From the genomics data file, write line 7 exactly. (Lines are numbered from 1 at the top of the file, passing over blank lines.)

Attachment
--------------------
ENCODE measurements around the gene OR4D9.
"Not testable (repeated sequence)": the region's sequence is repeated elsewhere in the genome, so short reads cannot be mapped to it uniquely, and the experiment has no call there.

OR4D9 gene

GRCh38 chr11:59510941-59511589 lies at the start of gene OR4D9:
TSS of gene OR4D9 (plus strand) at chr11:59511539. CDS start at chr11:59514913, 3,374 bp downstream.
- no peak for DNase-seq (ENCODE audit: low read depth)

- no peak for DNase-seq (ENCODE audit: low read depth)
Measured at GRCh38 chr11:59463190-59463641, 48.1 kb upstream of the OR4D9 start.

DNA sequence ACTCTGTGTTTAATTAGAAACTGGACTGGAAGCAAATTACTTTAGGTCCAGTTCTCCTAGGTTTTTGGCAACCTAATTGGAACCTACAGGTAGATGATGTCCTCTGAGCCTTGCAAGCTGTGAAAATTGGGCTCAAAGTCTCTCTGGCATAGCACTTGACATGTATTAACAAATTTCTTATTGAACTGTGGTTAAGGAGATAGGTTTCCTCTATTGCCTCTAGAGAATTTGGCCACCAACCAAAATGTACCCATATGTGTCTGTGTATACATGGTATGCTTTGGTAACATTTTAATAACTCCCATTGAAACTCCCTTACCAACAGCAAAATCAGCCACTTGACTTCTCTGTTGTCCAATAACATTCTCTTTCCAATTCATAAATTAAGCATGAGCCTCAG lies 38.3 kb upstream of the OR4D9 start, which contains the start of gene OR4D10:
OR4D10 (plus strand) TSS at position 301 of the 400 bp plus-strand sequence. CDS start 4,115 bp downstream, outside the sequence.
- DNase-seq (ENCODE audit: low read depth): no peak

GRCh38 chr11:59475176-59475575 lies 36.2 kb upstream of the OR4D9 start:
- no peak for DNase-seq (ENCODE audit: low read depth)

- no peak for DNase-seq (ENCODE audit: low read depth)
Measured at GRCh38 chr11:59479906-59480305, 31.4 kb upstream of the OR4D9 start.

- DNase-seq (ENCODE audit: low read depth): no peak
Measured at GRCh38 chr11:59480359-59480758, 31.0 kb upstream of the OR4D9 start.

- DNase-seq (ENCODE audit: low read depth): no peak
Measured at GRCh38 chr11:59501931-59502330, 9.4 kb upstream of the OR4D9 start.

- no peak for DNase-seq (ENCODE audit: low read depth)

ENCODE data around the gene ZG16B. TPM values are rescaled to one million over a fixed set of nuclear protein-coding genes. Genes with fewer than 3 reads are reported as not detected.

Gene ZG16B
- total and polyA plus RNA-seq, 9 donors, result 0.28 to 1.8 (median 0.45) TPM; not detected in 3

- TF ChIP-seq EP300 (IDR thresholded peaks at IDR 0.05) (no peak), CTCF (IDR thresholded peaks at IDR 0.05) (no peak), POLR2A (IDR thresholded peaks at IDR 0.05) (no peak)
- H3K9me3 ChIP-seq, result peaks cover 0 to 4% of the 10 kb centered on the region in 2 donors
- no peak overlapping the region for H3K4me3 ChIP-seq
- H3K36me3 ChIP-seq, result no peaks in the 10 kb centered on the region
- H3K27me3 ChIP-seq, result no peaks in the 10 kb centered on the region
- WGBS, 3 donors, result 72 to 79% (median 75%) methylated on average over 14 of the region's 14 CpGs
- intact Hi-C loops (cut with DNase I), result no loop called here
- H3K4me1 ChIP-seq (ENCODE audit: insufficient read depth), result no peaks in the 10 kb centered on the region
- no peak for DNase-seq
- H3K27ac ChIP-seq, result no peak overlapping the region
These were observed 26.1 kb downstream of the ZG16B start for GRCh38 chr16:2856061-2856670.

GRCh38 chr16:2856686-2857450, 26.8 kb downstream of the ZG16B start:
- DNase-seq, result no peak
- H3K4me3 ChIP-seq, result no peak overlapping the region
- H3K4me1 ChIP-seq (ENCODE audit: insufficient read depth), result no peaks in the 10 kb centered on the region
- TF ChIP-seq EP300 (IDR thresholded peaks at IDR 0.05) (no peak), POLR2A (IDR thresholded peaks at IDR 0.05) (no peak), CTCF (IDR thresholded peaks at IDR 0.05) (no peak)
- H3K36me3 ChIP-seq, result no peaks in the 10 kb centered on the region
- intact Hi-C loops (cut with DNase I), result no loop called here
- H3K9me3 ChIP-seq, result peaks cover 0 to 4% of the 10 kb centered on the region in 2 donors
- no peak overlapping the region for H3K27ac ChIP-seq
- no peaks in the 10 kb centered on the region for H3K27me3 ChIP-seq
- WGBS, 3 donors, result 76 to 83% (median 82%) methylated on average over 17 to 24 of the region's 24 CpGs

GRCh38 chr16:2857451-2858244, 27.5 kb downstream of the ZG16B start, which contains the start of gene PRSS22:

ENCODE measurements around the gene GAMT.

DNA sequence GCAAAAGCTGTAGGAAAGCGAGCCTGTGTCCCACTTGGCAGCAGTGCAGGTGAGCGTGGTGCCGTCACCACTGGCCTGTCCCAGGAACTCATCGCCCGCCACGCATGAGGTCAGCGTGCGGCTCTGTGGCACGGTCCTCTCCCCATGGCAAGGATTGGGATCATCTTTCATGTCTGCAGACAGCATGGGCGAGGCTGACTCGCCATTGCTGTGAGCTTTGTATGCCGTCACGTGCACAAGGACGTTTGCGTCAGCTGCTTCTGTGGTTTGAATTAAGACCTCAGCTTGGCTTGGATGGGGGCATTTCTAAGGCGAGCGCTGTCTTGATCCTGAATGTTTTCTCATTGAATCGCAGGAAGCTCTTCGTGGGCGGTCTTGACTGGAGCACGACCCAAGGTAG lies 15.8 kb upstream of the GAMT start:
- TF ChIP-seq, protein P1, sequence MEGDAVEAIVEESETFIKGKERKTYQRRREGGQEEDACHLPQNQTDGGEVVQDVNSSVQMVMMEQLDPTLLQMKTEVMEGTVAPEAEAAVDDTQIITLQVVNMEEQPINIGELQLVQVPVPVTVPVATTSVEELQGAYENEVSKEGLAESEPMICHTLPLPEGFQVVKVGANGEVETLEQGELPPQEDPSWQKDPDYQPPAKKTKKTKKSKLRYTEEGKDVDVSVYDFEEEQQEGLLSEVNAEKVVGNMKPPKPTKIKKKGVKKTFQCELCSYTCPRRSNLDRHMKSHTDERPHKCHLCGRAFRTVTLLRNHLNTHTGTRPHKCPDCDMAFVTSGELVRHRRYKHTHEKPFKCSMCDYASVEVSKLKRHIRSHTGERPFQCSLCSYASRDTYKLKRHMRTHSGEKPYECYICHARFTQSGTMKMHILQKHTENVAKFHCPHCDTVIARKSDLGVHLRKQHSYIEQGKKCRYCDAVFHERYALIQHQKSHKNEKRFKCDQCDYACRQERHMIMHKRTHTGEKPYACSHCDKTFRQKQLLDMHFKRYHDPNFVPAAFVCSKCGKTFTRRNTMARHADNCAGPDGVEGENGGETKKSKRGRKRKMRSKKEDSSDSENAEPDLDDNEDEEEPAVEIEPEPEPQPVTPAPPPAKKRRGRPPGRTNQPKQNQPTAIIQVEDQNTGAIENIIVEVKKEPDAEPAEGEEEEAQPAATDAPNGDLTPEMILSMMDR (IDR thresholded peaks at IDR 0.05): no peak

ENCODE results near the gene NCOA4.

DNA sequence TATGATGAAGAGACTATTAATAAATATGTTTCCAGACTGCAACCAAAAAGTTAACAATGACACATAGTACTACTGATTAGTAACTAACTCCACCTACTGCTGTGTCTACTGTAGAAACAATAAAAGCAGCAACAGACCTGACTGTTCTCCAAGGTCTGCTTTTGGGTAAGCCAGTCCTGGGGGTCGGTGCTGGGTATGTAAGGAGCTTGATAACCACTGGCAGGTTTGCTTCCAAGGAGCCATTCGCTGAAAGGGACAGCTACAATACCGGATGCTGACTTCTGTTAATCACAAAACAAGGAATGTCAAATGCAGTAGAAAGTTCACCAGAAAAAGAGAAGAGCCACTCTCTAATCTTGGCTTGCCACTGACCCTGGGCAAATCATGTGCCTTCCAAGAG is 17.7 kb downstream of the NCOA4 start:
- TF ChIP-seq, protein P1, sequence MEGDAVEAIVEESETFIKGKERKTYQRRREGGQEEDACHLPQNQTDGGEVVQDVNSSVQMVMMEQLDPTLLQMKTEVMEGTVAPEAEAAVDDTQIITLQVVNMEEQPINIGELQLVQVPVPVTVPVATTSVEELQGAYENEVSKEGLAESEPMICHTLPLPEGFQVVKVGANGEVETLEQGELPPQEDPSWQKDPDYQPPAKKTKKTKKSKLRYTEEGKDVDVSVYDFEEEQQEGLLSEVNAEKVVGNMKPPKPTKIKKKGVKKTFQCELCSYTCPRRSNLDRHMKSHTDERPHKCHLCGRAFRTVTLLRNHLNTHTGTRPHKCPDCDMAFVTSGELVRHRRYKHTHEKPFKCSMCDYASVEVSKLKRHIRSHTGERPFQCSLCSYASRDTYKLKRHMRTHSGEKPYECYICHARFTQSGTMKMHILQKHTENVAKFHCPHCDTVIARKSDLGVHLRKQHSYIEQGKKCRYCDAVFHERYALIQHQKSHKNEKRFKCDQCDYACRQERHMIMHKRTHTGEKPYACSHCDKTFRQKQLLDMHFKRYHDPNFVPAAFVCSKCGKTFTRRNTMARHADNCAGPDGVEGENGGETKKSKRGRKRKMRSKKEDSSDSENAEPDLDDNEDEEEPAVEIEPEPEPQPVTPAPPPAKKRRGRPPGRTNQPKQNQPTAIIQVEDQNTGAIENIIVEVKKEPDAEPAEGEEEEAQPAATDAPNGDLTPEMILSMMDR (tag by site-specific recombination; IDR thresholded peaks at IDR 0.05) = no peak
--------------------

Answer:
- no peak for DNase-seq (ENCODE audit: low read depth)